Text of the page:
My memories of childhood holidays begin at around 7 years old, when I went off with my older brother to an outdoor adventure camp in the Magaliesburg mountains. Mum and Dad would come to wave me off at the train station in Joburg and I would spend a happy couple of hours reconnecting with old friends, while the steam engine huffed and puffed through beautiful countryside to the little siding at Maloney’s Eye. I remember hopping off the train, grabbing my suitcase and running down the dirt road to camp, stopping for two seconds at the furrow for a drink of sweet mountain water, before the final sprint to the dormitory to grab one of the highly prized top bunks.
One of the first outings was always a walk up Scorpion Hill to Lone Tree, where we were taught to carefully lift up flat rocks. The camp counsellors kept a watchful eye out whilst teaching us the difference between the “Stingers”, with their small pincers and big tail sacs and the “Burrowers”, with the big pincers and very little sting. Conservation was high on the agenda too, so we learnt to carefully put each one back under the rocks we had lifted. Clearing forest trails, swimming at the weir, catching crabs, learning the latin names of trees and admiring the stars at evening campfires became the cornerstones of a deep love for camping, hiking, nature and the mountains.
It was with great joy therefore, that Dave and I recently responded to an invitation from photographer friends, Roger and Pat de la Harpe, to spend a few days at The Cavern Resort in the majestic Drakensburg mountains. The idea was to do some mountain biking and photography, along the trails and in the forests, both of which promised exquisite scenery and an intimacy with nature.
For three days, we rode, we slept, we ate, we photographed and rode some more. Our first ride took us up Montusi mountain, where we watched the surrounding scenery dramatically change colour as huge storm clouds approached and then we hot-footed it back in a severe head wind, to minimise the risk of being exposed to some scary lightning. Another day, we parked at a farm just over the Free State border and rode to an historical monument at Retief’s Pass on the edge of the escarpment. “Die Kaalvoet Vrou” is a life size bronze statue in memory of Susanna Smit, sister of Gert Maritz, who declared that she would rather walk barefoot back over the Berg than live in Natal under British rule. We had ridden about 12km to get there, and as we climbed up the short path to the statue and stood amongst the rocks in a howling wind, we were touched by the harshness of life at that time and the bravery of the folk who undertook the journey.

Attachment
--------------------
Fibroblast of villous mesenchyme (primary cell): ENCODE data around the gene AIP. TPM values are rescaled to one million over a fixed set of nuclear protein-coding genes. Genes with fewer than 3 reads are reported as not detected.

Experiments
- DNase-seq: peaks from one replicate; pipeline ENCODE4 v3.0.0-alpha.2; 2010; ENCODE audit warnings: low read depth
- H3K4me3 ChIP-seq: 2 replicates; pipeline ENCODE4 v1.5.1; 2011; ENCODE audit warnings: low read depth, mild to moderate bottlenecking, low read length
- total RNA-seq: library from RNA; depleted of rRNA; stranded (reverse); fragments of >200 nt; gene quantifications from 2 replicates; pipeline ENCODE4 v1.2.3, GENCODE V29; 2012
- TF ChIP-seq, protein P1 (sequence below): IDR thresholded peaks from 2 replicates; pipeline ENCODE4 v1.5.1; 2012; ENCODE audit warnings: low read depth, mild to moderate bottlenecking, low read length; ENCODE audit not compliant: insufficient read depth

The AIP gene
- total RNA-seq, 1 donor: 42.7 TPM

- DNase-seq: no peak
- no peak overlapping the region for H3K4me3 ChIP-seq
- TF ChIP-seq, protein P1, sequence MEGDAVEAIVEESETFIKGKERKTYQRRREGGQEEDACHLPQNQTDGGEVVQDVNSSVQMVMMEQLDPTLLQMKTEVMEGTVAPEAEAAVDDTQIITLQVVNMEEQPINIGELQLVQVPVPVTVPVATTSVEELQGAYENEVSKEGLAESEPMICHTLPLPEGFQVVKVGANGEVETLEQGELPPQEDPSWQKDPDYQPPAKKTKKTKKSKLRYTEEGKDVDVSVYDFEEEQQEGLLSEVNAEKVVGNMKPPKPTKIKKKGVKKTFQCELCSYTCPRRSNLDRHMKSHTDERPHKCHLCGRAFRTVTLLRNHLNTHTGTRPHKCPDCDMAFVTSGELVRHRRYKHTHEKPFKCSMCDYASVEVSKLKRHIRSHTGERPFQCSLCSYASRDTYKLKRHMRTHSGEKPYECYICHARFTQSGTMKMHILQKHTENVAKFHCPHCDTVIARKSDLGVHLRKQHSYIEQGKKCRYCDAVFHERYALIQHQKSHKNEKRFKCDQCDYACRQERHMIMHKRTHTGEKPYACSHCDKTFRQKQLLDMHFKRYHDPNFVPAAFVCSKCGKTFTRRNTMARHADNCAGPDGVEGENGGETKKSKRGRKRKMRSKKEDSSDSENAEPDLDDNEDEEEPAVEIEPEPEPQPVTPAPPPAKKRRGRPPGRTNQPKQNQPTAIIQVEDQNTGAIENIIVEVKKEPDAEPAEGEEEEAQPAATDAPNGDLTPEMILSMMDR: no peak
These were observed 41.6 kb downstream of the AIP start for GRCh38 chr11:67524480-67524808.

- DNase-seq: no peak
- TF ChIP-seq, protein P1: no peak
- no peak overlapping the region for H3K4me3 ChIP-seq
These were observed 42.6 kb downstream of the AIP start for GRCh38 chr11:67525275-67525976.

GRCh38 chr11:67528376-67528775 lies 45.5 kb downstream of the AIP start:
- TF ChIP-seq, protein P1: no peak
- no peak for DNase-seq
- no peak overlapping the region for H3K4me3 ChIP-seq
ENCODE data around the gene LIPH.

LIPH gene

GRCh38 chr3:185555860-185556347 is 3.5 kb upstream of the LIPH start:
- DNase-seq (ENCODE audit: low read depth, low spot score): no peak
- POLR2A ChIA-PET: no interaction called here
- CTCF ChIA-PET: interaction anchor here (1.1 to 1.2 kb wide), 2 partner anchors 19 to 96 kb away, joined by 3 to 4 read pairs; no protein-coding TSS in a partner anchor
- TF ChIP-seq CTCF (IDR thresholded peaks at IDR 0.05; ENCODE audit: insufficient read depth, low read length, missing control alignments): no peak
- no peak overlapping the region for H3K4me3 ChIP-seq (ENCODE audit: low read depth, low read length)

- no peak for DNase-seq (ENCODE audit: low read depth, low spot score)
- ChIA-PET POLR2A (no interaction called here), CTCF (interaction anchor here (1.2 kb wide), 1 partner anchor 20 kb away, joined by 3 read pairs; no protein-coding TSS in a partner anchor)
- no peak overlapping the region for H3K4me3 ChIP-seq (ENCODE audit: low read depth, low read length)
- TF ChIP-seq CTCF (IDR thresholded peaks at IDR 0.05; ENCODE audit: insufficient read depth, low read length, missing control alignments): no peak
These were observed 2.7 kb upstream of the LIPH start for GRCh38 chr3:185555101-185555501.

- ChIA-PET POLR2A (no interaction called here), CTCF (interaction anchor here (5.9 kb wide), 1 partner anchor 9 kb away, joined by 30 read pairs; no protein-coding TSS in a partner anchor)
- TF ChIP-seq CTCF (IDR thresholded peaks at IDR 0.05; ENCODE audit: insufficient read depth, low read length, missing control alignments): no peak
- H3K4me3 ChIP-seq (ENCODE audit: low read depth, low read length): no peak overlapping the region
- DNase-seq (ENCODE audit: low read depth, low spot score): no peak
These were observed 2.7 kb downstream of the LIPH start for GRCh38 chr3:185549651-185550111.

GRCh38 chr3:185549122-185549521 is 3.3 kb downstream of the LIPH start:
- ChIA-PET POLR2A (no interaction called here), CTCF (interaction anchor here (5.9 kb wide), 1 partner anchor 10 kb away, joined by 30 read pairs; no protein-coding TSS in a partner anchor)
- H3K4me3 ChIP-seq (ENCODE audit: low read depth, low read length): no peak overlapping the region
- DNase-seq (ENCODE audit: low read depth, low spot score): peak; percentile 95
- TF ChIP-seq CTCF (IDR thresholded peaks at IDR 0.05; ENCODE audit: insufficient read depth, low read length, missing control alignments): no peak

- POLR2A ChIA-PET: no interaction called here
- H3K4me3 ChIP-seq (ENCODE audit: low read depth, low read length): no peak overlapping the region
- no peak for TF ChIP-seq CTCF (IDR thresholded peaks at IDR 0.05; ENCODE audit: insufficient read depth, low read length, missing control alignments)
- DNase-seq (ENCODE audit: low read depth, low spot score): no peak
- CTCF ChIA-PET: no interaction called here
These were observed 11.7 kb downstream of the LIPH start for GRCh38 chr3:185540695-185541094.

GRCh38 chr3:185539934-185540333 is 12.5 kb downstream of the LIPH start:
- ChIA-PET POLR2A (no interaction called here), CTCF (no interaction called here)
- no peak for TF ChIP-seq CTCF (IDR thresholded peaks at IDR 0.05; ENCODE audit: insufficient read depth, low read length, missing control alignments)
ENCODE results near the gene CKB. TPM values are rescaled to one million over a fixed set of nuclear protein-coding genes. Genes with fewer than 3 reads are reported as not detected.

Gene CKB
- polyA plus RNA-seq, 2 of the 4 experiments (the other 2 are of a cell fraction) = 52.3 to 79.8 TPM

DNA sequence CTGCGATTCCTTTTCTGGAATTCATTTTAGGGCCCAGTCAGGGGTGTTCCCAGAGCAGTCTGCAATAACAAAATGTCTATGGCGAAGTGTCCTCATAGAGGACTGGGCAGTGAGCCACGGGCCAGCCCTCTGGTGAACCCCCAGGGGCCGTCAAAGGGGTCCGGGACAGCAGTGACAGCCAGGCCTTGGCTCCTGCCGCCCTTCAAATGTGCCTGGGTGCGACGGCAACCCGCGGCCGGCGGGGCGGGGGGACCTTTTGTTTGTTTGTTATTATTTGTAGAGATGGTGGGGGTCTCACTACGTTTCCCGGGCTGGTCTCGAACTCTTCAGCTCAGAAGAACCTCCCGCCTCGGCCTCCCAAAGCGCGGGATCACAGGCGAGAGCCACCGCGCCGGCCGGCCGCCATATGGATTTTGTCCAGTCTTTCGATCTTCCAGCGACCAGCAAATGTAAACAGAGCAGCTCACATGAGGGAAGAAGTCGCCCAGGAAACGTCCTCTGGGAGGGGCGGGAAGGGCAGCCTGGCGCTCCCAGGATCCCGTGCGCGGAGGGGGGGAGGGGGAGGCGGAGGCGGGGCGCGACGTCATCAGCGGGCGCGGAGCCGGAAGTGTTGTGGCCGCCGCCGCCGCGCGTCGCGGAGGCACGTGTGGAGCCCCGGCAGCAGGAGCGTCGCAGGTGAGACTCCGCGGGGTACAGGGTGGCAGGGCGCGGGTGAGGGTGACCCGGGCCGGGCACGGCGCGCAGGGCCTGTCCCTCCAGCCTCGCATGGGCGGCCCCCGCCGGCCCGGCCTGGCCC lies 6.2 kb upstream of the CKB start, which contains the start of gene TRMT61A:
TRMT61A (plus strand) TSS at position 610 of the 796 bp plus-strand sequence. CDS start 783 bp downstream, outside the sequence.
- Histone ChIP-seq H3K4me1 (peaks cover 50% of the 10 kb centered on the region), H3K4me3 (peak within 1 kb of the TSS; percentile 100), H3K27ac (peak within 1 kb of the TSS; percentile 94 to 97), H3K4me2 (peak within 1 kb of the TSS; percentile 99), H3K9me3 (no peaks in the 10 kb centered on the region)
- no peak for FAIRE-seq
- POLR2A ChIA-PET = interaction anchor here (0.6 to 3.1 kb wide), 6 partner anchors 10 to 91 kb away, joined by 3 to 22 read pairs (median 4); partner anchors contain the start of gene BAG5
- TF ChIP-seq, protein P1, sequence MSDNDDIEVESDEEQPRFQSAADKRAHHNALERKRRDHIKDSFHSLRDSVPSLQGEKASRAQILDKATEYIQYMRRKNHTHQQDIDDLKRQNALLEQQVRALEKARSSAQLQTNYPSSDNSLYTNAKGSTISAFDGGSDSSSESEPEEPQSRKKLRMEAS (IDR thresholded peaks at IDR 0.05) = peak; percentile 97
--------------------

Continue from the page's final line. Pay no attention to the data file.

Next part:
The photography was great fun! Apart from posing with our bikes at the top of mountains, we spent time exploring the indigenous forests. Bugs, birds, waterfalls and a 200 year old Cape Ash became the subjects of our attention, as we each stretched our creativity to the max, under the watchful eye of Roger who is always eager to share his vast knowledge of cameras and compositions.
The gardens offered up surprises at every turn with hundreds of Agapanthus flowers in bloom, brightly coloured sun birds and some little bush buck. There is something so magical about this family owned “farm”, reminiscent of the world of The Hobbit, that I couldn’t help but add to the fairytale with the help of a tiny little fish eye lens and some creative licence.
Thank you to Hilton and Megan Bedingham and all the staff for a wonderful stay. We will be back!
Header image courtesy of Roger and Pat de la Harpe Photography and all images in the collage by Dave and Joy Mullin. Please click on the individual images to open them.